I have read several of Michael Cole’s books and am certain I have read the very theory Jill mentioned in her last post. The particular book I remember reading it in was geared more toward hairstylists, but several of the theories were ones that translate well to a nail technician — especially those about the first impression and how to create the flow of conversation with your client that can maximize impact. He’s one of the people in our industry that I continually go to for information.
This theory of non-verbal communication that Jill mentions is also the basis for much of what Kristi Valenzuela taught at the class I took with her a few weeks ago. What Kristi taught us was that this theory also extends to your salon’s front desk people. She told us all that we need to be hyper-aware of our behavior near the waiting area of the salon and behind the desk itself. She told us to make sure we smile and stand to greet a client coming in the door and also to treat people as if they were a guest in your home.
Think about that for just a minute. We are usually on our best behavior when we have guests in our homes, especially if they have never been there before. We offer refreshments, take their coat, smile, give them the grand tour, make pleasant conversation, and walk them to the door to say goodbye. All of these things are actions that we can adapt to use in the salon.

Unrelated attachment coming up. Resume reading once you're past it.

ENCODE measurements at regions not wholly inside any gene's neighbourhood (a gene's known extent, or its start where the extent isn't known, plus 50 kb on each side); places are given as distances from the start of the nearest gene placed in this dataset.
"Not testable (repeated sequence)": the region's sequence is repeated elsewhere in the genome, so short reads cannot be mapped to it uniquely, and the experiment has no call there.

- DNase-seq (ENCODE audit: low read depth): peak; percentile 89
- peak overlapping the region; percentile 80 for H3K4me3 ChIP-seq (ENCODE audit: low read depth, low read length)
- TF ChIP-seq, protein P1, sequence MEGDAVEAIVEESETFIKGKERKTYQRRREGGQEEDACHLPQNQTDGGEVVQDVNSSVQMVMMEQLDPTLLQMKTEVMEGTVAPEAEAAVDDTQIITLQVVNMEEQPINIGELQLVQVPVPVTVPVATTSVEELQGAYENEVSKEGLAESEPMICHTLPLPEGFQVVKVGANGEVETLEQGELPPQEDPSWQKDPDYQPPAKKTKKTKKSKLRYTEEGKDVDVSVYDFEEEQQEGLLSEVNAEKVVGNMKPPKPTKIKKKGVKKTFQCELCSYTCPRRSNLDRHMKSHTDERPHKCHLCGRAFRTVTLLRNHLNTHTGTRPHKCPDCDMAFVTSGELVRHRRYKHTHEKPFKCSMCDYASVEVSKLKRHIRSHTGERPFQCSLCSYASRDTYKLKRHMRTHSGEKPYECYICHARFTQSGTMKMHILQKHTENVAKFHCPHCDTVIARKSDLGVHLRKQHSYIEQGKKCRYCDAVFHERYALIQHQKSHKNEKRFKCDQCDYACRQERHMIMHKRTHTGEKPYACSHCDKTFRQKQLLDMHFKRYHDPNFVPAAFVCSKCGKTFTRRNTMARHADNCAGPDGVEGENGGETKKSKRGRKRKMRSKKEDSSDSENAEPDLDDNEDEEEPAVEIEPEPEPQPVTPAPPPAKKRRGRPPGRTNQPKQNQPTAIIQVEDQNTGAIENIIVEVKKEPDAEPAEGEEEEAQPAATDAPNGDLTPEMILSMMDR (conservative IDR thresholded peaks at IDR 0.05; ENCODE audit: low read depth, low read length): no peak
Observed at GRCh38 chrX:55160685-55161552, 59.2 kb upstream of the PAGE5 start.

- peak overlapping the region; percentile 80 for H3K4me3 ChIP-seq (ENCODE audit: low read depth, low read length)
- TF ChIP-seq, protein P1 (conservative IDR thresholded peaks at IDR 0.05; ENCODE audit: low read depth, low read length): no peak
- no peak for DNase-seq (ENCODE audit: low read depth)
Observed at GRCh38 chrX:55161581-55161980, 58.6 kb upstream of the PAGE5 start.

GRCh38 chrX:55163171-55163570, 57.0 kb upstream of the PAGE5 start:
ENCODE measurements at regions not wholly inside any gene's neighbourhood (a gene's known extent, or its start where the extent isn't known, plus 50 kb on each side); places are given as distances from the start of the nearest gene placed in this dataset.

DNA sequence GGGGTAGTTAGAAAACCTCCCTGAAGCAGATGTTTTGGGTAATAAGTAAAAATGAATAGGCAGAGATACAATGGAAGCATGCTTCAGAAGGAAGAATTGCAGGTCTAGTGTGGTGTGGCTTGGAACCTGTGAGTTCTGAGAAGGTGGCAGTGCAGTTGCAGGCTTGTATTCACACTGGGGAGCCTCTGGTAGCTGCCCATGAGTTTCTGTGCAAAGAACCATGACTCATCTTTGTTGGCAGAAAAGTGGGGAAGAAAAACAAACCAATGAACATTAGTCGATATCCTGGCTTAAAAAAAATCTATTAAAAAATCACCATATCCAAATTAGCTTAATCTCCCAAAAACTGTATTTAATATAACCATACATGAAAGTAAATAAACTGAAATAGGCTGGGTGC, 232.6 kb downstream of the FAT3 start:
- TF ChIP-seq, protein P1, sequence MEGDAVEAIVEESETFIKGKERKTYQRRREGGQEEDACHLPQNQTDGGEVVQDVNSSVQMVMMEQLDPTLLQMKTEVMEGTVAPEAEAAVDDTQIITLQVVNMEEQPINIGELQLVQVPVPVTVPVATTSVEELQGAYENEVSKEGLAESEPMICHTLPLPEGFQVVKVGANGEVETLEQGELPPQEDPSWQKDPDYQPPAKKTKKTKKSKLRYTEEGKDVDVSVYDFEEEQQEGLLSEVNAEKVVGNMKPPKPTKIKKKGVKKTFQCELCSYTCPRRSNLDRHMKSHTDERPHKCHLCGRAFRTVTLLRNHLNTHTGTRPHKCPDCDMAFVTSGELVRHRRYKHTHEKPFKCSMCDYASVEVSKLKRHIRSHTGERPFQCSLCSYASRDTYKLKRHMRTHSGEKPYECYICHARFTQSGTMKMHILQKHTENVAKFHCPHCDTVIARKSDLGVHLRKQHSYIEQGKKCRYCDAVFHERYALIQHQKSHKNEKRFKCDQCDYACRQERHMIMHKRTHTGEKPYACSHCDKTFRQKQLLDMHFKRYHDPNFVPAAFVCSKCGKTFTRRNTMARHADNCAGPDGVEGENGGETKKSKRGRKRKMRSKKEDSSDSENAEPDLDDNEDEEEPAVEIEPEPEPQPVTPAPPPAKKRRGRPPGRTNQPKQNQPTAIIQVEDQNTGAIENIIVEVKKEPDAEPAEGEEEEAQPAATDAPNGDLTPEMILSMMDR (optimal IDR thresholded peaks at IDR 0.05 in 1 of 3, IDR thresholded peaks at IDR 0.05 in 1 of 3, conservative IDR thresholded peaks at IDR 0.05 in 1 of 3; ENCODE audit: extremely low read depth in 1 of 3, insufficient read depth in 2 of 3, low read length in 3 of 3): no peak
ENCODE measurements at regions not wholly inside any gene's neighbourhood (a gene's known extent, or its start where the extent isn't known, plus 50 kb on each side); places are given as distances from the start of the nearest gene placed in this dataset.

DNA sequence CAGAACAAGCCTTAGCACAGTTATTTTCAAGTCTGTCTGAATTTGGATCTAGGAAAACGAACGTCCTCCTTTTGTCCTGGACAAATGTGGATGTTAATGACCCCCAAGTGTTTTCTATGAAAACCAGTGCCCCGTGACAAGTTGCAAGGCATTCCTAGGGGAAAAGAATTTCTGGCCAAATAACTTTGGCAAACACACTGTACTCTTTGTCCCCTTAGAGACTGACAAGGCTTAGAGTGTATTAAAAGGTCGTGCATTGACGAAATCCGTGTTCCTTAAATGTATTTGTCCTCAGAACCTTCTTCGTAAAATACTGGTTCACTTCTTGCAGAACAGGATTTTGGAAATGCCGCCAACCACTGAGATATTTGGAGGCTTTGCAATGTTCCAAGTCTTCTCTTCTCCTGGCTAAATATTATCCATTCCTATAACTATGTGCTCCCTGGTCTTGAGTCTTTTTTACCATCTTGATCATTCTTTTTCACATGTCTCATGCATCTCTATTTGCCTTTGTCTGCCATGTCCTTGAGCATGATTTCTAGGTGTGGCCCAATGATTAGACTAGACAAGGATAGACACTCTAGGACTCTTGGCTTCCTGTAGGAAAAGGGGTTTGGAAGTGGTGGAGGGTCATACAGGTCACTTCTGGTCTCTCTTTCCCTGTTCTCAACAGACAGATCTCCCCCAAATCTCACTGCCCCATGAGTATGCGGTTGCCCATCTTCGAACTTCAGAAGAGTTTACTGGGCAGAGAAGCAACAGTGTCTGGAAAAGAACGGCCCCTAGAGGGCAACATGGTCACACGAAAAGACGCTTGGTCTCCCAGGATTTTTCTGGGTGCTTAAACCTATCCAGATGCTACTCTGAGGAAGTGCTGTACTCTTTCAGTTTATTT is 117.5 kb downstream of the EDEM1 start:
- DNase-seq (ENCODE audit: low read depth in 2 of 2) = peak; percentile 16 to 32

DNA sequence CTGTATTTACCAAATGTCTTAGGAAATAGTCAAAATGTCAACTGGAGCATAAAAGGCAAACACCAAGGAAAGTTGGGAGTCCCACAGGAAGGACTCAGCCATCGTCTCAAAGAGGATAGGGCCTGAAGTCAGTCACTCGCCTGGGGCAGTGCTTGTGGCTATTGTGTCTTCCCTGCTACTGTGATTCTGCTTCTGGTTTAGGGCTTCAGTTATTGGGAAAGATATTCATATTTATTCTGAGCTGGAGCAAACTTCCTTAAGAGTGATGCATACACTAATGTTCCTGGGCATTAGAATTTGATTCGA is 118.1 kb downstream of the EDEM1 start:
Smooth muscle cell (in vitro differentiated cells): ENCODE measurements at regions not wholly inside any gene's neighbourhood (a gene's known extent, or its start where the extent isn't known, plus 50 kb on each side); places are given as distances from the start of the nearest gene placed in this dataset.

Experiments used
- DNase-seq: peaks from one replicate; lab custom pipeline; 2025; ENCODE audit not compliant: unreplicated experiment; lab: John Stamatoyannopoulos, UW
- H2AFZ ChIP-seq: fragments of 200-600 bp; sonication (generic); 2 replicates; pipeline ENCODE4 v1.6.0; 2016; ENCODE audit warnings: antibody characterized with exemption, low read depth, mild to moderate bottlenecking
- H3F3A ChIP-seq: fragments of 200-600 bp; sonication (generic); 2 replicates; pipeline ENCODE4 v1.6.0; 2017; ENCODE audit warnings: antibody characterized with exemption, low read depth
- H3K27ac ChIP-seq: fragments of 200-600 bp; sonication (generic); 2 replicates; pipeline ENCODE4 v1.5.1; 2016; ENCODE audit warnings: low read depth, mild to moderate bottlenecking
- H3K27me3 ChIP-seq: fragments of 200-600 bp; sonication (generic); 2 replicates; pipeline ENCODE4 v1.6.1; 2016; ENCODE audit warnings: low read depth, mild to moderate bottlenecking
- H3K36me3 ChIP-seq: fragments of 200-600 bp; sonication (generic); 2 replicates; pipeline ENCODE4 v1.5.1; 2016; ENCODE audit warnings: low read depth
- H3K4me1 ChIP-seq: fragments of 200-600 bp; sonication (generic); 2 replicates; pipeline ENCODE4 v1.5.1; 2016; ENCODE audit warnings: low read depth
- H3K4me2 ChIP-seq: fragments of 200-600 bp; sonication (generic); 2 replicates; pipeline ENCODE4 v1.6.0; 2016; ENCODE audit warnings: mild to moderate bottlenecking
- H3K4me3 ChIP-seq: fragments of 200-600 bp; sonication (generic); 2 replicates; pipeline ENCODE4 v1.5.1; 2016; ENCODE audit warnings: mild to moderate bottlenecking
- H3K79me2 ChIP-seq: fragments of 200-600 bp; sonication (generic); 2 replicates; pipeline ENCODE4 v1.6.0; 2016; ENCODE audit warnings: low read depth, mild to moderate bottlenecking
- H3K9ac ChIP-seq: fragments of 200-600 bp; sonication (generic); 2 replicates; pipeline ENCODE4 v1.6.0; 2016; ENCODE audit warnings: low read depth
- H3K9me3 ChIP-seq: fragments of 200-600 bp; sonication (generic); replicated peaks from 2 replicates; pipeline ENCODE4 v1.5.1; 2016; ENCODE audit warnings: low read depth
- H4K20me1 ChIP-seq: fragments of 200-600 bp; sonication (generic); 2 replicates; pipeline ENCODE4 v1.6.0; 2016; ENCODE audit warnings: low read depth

Kristi also talked about extra-verbal communication and how very important it is to speak well when answering the phone. She mentioned that the caller can hear the difference in your voice when you smile as you speak; your tone is automatically more positive. When a prospective client calls your salon all they have to rely on to get an impression of your salon is this extra-verbal communication. These were just some of the great theories that I have learned that have made a great difference in how I approach a guest in the salon.